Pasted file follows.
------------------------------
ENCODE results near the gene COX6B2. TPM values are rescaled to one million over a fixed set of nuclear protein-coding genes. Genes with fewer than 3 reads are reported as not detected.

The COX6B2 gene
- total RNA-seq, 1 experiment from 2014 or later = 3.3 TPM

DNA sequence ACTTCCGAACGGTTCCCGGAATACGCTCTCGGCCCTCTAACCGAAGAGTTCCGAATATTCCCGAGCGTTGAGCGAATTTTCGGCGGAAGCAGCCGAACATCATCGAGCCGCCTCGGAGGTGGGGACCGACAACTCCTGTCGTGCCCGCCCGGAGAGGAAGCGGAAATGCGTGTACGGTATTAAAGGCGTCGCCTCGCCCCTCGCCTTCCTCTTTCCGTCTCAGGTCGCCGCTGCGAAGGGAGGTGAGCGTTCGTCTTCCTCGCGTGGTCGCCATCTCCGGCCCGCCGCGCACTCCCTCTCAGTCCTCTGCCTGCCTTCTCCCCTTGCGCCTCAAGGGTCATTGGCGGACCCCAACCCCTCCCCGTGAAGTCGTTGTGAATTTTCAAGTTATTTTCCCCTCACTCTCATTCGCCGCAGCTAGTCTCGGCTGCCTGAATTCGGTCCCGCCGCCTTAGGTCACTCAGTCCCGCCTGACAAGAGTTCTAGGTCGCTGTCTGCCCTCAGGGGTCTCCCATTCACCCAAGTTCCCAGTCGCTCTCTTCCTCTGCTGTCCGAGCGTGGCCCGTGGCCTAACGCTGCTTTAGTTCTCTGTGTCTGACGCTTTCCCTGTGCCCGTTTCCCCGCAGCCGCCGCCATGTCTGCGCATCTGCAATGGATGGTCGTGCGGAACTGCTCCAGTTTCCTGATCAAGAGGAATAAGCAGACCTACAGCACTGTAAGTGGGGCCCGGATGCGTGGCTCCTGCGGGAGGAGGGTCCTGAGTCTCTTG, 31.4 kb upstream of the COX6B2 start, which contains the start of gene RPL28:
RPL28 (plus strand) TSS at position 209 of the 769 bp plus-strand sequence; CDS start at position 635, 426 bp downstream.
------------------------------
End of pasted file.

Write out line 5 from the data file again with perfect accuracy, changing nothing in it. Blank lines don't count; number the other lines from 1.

RPL28 (plus strand) TSS at position 209 of the 769 bp plus-strand sequence; CDS start at position 635, 426 bp downstream.